My friend said that Marx and Angela Davis were more or less irrelevant now; these were bygone struggles from bygone times, what we should really do is play this new video game or maybe go to the all-night burger place. I couldn't, try as I might, prove to him that our history lessons mattered, because he hadn't grown up the way I did. It's like trying to describe a sunset to a blind person--that's how I began to feel. Feminism, black power, worker's rights--all of these things were irrelevant to him, and our mutual friends seemed to vacillate between his position and mine. He wasn't exactly fun to be around, because he was a recluse, but he could be fun when he decided to be social.
There was a time when I pestered him about girls all the time, sometimes over his shoulder while he played warcraft or talked to his friends on their webcams. He was curious, and he had seen a man's share of porn, but at 18 years old he was still, more or less, prepubescent. I had only lost my virginity a couple of years earlier, in a terrible drunken episode, and I had lied and pretended I wasn't a virgin before that, figuring I'd fake it till I made it. But I finally had something that he didn't, because he knew that he couldn't go too much longer as a virgin.
The only advice I could give him was that he didn't need any advice--just go out there and be social. It didn't work. He might have a couple of drinks with his friends, but he wouldn't talk to girls. He chose the most desired small cute blonde girl to have a crush on, tried to ask her on a date at a dance, and was so bashful about it that the date never happened. He would get visibly hurt when we brought it up.
He had told me that his friend--a chubby, equally nerdy guy, but with a redeemingly spontaneous, fun streak--was dating a girl that was "actually pretty cute, not bad looking." He showed me a picture of her on his cell phone. Ever a step behind, my cell phone had no camera. I couldn't really see what she looked like from the blurry photo, but I could see that she was small and Asian, enough for your average middle class white guy.
About six months later I was friends with her. I had decided, for a change of scenery maybe, and out of a profound curiosity, to become friends with her and her friends at an elite prep school in the hills. My school was a prep school, and it could have been called elite, but it was also for "problem kids," or really intelligent kids who got beat up at public school. In sum, the kids at my school were not very cool: they were quirky, they wore weird hats and a lot of them were punks and neo-hippies and smelled bad. Our school itself smelled bad: it was upstairs from a soup kitchen and crawling with homeless people. The cute Asian girl's school, on the other hand, was perched atop East Oakland like a castle, constantly being remodeled. They had given me the pass when my mom applied for me to go there after elementary school--I'm sure it didn't help that my social skills were well below par.
But the elite school kids liked me. I was always the new guy, the guy who had tried drugs, who was not a virgin, who didn't have a car, who never had a nuclear family, and so on. I represented the rest of the world to them as I had to my Warcraft-playing friend. I dated the cutest, blondest, most innocent one. My acquaintance with them was intense and changed everyone. They relied on me because I was not from their world, and I relied on them because they represented success, or that success which is increasingly allied with money, the success of the O.C. Not coincidentally, they were religiously devoted to the O.C., and they would get together to watch every episode. I remember a particularly piglike, red-faced slimy boy whose real name will probably be Googleable very soon who used to host the O.C. parties. Even when I was dating the cutest, blondest attendant of these parties, I was not really invited. One time I did set foot in his mansion overlooking the city to play pool in his game room. I remember that the outside of his house was all glass and mirrors, and even the deck in front of his front door was made of glass. A huge chandelier hung in the foyer. The house was so fragile...is this why I wasn't invited?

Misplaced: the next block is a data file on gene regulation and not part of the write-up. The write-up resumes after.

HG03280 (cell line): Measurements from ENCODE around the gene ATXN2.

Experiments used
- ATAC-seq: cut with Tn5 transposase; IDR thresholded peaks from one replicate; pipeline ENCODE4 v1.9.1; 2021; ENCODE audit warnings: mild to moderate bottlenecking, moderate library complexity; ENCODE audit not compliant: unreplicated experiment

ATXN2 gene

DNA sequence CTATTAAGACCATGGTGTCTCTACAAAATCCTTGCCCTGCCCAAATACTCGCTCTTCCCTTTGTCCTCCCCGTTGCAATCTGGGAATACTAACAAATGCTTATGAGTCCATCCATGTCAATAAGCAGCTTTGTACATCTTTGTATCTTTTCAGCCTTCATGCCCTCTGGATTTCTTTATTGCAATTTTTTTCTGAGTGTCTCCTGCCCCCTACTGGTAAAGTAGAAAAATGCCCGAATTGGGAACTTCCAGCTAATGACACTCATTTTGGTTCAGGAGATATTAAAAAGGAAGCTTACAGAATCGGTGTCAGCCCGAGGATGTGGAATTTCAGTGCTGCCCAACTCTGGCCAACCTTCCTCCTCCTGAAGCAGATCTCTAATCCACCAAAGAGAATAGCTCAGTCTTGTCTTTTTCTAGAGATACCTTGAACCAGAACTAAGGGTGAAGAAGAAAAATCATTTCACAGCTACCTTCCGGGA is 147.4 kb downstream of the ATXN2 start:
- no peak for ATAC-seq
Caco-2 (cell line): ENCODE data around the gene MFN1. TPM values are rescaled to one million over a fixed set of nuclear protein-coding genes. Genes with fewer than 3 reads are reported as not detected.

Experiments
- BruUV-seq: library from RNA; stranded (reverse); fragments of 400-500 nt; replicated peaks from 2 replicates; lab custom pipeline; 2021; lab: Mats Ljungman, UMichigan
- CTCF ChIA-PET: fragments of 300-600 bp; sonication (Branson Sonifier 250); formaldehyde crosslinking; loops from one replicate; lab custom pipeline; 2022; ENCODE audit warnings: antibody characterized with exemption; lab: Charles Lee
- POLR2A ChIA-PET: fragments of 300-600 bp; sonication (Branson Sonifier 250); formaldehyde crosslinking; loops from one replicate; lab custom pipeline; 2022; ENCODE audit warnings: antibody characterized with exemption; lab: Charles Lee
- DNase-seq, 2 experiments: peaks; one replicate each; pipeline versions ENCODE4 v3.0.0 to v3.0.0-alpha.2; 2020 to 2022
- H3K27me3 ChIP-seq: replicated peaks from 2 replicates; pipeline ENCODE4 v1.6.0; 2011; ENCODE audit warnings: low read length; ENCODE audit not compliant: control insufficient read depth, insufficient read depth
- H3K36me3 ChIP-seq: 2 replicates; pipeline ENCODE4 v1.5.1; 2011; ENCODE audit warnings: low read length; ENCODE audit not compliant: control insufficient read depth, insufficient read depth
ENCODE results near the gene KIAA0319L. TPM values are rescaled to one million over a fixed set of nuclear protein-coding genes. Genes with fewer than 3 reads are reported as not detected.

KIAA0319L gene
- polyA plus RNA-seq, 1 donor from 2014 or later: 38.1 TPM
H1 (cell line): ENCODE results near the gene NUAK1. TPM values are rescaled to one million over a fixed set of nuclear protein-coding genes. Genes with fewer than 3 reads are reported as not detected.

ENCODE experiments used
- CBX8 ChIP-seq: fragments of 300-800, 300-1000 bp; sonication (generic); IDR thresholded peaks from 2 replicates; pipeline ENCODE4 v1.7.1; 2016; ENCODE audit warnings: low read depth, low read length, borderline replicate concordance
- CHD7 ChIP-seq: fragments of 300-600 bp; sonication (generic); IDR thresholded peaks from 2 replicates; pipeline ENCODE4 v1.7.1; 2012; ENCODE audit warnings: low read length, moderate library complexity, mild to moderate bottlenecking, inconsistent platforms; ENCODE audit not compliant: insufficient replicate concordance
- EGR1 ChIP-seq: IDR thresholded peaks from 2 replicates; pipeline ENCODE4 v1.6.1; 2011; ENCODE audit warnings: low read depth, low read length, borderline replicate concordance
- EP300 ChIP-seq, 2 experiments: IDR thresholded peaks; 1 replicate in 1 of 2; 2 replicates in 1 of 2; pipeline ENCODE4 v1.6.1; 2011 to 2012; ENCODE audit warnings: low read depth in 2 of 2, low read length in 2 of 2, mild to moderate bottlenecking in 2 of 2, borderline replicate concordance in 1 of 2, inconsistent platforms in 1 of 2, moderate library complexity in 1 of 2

The O.C. is brilliant because it addresses the real world while avoiding it entirely. It starts with a real contrast, and a very stark one: the difference between the gritty lifestyle of Ryan, the poor white Brando or Dean-esque teenager, and the opulent lifestyle of the Jewish Malibu lawyer's family which adopts him. Already, however, in choosing a blonde white actor with a model's appearance, the producers have begun to manipulate their audience, to reassure them that this soap opera will not be dealing with the real world. Sure, there will be deaths and drugs and scandals, but all of them will occur within a pristine aura of opulence and lavish beauty, vistas and high fashion. Nowadays it might be a reality show and hold the same audience.
I was not Ryan, but maybe I did want to be seen as Ryan at times. He was "from the wrong side of the tracks with a heart of gold." He got to sleep with the most beautiful of all the rich girls, because when she asked him who he was, when they first met, he said "anyone you want me to be."